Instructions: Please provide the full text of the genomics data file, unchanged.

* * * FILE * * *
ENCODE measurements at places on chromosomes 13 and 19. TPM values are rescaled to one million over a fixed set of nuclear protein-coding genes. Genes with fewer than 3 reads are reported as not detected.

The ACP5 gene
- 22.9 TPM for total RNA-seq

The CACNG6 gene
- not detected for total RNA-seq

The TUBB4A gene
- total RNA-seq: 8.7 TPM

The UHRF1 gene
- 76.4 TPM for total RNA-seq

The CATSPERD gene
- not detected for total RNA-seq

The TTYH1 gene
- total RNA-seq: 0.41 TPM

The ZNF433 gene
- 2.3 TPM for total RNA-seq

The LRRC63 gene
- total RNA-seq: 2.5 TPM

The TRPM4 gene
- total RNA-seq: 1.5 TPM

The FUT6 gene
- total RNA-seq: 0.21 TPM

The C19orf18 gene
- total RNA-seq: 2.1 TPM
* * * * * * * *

ENCODE measurements at places on chromosomes 13 and 19. TPM values are rescaled to one million over a fixed set of nuclear protein-coding genes. Genes with fewer than 3 reads are reported as not detected.

The ACP5 gene
- 22.9 TPM for total RNA-seq

The CACNG6 gene
- not detected for total RNA-seq

The TUBB4A gene
- total RNA-seq: 8.7 TPM

The UHRF1 gene
- 76.4 TPM for total RNA-seq

The CATSPERD gene
- not detected for total RNA-seq

The TTYH1 gene
- total RNA-seq: 0.41 TPM

The ZNF433 gene
- 2.3 TPM for total RNA-seq

The LRRC63 gene
- total RNA-seq: 2.5 TPM

The TRPM4 gene
- total RNA-seq: 1.5 TPM

The FUT6 gene
- total RNA-seq: 0.21 TPM

The C19orf18 gene
- total RNA-seq: 2.1 TPM